A mortgage modification means that your loan terms could be permanently changed in one or more of the following ways: 

  • Adding the missed payments to the existing loan balance, then reamortizing.
  • Changing the interest rate, including making an adjustable rate into a fixed rate.
  • Extending the number of years you have to repay.
  • Principal forgiveness or principal forebearance (ie. balloon payment at the back-end)

Home Affordable Modification Program (HAMP)


The Obama Administration set up this program in the midst of the subprime mortgage crisis to help eligible home owners with loan modifications on their home mortgage debt. You may qualify for a loan modification under this program if:

  • Your home is your primary residence.
  • You owe less than $729,750 on your first mortgage.
  • You got your mortgage before January 1, 2009.
  • Your payment on your first mortgage (including principal, interest, taxes, insurance and homeowner's association dues, if applicable) is more than 31 percent of your current gross monthly income.
  • You can't afford your mortgage payment because of a financial hardship, like a job loss or medical bills.

*NOTE: Not every loan is eligible to be reviewed for HAMP,.  Contact your lender to inquire whether HAMP is an available option for your loan.

Both internal and HAMP modification options require a financial packet to be filled out and submitted to your lender for review.  Contact your lender to discuss modification options available to you and request a financial packet application.

  • Emergency Mortgage Assistance Program (EMAP):  Connecticut homeowners may also qualify for the EMAP program, which is administered through the Connecticut Housing Finance Authority (CHFA). Homeowners who qualify for EMAP will have assistance in reinstating their mortgage, and assistance with the monthly payments going forward for a specified period of time (which must be paid back to CHFA in the future).  For information on whether you qualify for EMAP, contact CHFA and request an application.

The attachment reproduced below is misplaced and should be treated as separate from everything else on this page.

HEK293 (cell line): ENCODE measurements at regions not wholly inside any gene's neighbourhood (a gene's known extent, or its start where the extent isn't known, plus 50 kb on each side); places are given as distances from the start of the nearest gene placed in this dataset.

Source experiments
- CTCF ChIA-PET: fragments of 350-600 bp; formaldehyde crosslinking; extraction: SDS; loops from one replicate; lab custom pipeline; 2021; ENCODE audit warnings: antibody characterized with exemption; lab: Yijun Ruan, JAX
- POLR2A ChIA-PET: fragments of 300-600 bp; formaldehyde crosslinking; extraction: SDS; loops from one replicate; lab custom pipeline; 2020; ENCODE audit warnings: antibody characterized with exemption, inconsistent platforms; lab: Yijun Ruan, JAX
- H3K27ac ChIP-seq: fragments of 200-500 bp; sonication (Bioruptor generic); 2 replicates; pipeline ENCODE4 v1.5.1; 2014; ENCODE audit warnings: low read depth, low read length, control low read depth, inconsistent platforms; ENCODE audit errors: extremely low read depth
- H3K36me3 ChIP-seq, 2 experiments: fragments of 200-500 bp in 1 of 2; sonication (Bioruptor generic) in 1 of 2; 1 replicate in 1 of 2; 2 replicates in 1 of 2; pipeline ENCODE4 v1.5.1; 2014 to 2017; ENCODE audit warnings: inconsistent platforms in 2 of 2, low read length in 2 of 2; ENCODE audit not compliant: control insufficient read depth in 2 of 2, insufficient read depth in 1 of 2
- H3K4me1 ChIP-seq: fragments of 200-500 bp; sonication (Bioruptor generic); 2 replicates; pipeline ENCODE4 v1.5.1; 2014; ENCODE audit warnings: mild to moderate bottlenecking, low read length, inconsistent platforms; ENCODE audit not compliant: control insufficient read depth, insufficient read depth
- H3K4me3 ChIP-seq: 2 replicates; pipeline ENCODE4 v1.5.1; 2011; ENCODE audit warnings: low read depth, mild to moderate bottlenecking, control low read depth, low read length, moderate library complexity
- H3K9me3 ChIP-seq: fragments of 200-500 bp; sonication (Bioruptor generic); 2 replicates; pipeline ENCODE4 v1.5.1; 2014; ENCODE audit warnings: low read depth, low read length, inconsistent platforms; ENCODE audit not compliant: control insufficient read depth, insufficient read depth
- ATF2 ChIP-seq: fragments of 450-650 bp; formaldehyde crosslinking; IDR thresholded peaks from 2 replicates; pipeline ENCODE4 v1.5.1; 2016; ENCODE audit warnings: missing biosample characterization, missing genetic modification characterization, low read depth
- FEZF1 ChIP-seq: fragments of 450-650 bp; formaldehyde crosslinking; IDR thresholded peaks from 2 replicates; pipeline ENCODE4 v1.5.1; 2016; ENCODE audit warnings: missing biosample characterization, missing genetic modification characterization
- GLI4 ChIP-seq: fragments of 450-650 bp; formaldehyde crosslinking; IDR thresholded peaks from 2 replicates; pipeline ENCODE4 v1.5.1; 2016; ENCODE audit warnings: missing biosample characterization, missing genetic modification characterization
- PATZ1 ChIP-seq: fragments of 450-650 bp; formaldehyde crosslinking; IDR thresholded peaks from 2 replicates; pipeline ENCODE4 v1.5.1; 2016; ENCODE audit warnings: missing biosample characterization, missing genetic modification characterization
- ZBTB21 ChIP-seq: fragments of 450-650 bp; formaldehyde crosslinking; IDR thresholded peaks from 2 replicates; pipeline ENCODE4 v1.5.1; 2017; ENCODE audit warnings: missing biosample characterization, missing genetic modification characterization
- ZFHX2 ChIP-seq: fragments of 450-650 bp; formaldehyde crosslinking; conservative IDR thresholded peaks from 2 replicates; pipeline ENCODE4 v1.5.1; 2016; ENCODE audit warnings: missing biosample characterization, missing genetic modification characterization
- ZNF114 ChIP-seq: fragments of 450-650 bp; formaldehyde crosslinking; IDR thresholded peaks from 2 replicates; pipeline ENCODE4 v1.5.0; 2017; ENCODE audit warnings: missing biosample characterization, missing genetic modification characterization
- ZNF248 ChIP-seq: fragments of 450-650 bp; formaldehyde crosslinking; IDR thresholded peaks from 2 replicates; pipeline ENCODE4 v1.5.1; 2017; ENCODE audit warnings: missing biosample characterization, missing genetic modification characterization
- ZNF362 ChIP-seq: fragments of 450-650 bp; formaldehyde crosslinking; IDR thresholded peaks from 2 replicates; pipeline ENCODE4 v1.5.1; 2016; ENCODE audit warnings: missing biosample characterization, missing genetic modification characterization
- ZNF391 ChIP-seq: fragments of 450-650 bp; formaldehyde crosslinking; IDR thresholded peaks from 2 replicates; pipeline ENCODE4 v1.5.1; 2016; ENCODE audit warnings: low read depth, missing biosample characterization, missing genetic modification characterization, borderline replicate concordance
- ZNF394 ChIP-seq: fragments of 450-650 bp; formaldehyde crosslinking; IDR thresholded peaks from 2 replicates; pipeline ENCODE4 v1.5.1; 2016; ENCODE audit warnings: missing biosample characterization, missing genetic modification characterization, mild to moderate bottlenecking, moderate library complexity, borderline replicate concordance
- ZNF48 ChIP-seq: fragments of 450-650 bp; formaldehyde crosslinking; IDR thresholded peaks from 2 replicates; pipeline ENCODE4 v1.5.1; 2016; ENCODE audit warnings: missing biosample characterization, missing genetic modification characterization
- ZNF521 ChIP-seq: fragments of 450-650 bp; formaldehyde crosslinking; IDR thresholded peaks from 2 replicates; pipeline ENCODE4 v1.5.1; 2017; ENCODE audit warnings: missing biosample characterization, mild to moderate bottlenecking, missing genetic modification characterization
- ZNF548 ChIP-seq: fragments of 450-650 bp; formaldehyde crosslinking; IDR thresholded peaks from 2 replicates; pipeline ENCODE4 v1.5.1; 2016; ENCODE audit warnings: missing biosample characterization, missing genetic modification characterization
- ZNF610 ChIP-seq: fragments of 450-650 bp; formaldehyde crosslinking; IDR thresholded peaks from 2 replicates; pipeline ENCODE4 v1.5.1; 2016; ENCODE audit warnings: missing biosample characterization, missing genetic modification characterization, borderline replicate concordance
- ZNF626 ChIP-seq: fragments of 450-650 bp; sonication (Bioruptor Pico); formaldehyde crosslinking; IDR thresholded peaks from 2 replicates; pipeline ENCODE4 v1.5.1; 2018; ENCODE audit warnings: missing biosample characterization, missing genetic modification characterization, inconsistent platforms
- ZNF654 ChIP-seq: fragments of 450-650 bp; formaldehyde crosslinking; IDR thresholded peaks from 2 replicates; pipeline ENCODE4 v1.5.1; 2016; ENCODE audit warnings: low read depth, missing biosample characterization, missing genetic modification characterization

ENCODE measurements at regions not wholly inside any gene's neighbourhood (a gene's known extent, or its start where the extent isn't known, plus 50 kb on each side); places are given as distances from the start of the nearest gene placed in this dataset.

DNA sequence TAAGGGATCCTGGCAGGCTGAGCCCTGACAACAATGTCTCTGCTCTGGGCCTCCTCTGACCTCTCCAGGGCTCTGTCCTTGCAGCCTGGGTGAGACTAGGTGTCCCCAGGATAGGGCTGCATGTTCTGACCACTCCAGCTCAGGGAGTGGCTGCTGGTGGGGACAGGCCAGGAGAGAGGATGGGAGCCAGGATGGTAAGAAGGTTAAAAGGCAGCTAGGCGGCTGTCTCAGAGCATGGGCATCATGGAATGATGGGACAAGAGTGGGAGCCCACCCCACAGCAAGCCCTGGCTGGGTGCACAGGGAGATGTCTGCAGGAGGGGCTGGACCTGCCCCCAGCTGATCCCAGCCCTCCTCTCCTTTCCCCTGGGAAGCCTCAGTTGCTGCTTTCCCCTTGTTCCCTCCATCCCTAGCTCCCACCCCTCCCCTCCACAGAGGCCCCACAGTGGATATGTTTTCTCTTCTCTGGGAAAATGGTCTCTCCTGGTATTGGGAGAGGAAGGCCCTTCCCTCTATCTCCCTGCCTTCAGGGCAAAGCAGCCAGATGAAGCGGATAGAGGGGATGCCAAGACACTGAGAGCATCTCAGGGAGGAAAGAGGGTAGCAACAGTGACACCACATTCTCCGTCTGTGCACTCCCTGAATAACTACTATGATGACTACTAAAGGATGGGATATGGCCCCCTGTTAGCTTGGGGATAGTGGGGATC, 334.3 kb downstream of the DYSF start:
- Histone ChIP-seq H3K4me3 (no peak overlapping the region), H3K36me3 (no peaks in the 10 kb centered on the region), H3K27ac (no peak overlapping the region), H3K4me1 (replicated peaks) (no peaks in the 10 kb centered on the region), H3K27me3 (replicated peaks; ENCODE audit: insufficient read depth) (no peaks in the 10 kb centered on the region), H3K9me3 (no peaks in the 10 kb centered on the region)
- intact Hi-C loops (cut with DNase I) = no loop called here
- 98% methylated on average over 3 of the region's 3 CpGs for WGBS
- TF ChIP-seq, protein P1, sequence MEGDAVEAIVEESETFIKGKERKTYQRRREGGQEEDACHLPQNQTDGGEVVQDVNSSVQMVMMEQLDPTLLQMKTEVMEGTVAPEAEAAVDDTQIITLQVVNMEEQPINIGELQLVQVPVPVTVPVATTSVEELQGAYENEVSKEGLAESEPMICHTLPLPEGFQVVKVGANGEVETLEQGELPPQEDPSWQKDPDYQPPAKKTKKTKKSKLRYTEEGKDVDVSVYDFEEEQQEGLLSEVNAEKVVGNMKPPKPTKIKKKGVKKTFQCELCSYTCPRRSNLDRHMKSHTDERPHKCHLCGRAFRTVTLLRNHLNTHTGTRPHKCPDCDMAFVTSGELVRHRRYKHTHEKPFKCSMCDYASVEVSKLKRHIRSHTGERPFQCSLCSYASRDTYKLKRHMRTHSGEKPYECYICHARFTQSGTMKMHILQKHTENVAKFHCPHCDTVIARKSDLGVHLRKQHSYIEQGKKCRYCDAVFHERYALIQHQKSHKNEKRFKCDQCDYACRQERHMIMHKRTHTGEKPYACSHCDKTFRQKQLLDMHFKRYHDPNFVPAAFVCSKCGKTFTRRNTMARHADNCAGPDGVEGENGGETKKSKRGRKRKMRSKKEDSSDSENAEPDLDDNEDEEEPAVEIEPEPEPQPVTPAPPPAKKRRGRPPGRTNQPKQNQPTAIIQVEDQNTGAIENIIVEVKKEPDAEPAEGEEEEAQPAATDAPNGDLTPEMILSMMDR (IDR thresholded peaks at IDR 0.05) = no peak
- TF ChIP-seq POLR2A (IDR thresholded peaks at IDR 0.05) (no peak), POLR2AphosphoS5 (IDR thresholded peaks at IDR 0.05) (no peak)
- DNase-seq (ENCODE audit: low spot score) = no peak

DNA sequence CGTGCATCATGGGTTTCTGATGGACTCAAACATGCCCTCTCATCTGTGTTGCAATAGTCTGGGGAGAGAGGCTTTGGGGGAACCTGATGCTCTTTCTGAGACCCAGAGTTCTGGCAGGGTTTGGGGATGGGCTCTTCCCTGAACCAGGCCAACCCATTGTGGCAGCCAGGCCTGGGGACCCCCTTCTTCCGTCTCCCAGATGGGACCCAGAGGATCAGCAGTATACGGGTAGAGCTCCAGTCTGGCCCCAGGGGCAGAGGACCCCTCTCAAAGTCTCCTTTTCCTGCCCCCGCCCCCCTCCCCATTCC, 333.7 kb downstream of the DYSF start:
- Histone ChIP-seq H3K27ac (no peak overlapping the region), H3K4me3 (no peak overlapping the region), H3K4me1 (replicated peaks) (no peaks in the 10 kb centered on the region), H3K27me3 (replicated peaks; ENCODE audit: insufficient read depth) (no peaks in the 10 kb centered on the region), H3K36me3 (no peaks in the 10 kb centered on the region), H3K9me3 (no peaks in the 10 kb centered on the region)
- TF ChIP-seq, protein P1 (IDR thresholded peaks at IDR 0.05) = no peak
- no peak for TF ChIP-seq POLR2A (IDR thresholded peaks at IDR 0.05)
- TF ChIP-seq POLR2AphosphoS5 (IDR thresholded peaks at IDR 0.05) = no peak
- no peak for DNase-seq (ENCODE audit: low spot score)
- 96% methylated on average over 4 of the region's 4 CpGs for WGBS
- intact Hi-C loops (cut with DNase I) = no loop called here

• Claim Advance: If your mortgage is insured, you may qualify for an interest-free loan from your mortgage guarantor to bring your account current. The repayment of this loan may be delayed for several years.  Contact your mortgage guarantor to discuss whether this option is available to you.

Loan Workout Options for Liquidation


If you want to leave your home, the options below may be able to assist you.

  • Sale:  If you no longer wish to stay in your home, selling your home is always an option.  If your home's fair market value is greater than your debt, a traditional sale may be the best option for you.  Speaking to a realtor in your area, and enlisting the services of a real estate/closing attorney will assist you in selling your home.
  • Short Sale:  If you no longer wish to stay in your home, and your home's fair market value is less than your debt, a short sale may be an option for you.  A short sale simply means what your home will sell for in the market is not enough to pay off the debt.  A short sale functions much like a traditional sale, except that you must submit a short sale application to your lender which is a lengthy financial packet, and your lender must approve the price offered for purchase.  You must also be aware that unless you and your lender negotiate a waiver of the deficiency balance between what you owe and what you sell your home for, then you will be responsible for that balance, and/or it may have tax implications for you.  Contact your lender to discuss whether short sale is an option, to request a short sale financial packet application, and to discuss what your lenders requirements are (ie. some lenders require homeowners to list their home at a certain market price for a period of months before entertaining a short sale offer).  Also be sure to enlist the services of a realtor experienced in short sales in your area, and the services of a real estate/closing attorney experienced in short sales, and be sure to discuss the financial implications of a short sale with your accountant.  It's important that you work together as a team, and clearly distinguish whose role it will be to submit certain documentation and follow-up with your lender.